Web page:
Do you recycle your old energy-saving light bulbs?
Recycling old energy-saving light bulbs isn’t just the ‘green’ thing to do; it’s the safest option, too. But is this message getting across – or are energy-saving light bulbs still ending up in the bin?
The EU-led ban on old-style incandescent light bulbs in favour of energy-saving ones – and the loud debate around it – rumbles on. September 1 is the next date in the diary, when 60W traditional bulbs get the heave-ho.
But as more of us find ourselves using energy-savers, the switchover throws up another question entirely: how are you supposed to get rid of them?
Traditional bulbs weren’t easily recyclable, so the advice was to throw them in the bin when they got to their end-of-life.
Energy savers, on the other hand (and here I’m referring to compact fluorescent lamps or CFLs, the most commonly found type) not only can be recycled, but – crucially – need to be disposed of separately to the rest of your rubbish.
Safe light bulb disposal
CFLs contain mercury, albeit an amount small enough to fit on the tip of a ballpoint pen. But as a hazardous material, it can damage the environment if it ends up in landfill and needs to be disposed of carefully to reduce the risk of one smashing in your home.
So it’s worrying to hear that 80% of people questioned by light bulb recycling company Recolight were unaware that such bulbs needed to be recycled – with 69% stating they’d throw old CFLs away in the normal rubbish.
The results mirror a similar question that we asked to more than 1,000 people at the end of 2009. Then, 68% surveyed threw their last energy saving light bulb in the bin.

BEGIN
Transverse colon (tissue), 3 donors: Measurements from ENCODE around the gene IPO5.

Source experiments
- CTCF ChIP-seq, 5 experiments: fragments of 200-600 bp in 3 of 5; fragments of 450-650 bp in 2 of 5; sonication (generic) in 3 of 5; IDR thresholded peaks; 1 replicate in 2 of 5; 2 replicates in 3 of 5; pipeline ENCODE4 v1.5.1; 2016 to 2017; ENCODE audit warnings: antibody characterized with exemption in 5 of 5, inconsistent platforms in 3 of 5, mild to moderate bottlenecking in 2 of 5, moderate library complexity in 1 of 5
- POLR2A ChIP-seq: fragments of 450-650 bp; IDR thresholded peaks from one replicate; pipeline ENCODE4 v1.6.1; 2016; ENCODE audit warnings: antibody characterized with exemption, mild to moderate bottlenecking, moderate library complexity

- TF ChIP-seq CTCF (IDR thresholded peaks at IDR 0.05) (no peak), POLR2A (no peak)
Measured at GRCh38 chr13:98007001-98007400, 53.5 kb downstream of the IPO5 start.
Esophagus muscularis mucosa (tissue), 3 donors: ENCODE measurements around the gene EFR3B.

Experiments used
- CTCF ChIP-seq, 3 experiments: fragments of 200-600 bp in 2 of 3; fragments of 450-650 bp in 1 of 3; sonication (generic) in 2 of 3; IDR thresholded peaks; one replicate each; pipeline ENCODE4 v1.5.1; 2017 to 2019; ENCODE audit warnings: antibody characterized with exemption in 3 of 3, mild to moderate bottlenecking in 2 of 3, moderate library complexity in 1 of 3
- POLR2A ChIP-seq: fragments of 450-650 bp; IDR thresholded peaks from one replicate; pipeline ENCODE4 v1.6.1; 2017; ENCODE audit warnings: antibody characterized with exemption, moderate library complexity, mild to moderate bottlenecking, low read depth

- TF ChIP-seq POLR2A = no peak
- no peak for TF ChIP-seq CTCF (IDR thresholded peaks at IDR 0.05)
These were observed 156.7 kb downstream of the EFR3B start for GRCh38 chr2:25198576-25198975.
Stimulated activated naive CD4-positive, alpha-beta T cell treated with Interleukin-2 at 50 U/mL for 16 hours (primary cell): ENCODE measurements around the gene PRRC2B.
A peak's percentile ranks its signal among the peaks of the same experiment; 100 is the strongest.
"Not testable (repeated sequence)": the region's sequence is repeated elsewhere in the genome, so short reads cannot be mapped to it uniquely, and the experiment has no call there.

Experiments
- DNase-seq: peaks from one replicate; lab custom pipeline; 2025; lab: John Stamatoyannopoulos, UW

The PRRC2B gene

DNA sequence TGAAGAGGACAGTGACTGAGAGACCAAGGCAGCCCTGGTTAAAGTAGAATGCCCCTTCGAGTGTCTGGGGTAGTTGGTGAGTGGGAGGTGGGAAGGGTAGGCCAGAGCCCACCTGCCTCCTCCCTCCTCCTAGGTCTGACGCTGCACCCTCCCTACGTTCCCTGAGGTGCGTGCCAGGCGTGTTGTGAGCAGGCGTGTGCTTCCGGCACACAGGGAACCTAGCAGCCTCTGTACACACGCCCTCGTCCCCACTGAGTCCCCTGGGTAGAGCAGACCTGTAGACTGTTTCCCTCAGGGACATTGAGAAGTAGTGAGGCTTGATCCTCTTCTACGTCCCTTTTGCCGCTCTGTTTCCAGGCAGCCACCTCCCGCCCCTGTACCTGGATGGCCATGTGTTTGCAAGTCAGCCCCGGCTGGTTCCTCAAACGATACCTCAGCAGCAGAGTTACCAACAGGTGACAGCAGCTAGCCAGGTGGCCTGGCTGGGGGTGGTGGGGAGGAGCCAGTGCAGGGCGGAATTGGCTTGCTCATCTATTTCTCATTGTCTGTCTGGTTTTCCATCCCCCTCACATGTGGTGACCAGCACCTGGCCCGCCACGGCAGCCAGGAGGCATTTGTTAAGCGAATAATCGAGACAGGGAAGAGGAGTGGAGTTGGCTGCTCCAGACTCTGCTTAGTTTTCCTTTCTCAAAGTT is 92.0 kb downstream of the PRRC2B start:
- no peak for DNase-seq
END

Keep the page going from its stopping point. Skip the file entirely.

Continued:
Where to recycle?
Light bulbs fall under the remit of the Waste Electronic Equipment, or Weee Directive. Shops are required to help customers recycle old bulbs for free, by offering an in-store takeback scheme or paying towards a recycling service.
But reaching a ‘local’ recycling centre can be easier said than done in some areas, if comments on previous light bulb-themed Conversations are anything to go by.
Rarrar told us he has a 35-mile round trip to his nearest recycling centre that accepts energy-saving light bulbs, with no public transport access. It’s a problem shared by Dave D, who said his light bulb-friendly recycling points are few and far between.
Shop and drop
To end on a more hopeful note, though, there are more convenient options cropping up.
Ikea has been offering light bulb recycling in its stores for a while (plus free coffee in return if you’re in Essex, apparently).
Recolight, which is funded by the lighting industry, now offers drop-off points at 240 larger Sainsbury’s stores, and 100 Robert Dyas shops. It’s also partnered with community group Cobra to roll out volunteer-managed recycling points in remote areas – the idea being to set up recycling points in post offices or village shops that the locals can take ownership of.
Have you come across any schemes like these, or do you still find it hard to dispose of your conked-out bulbs?
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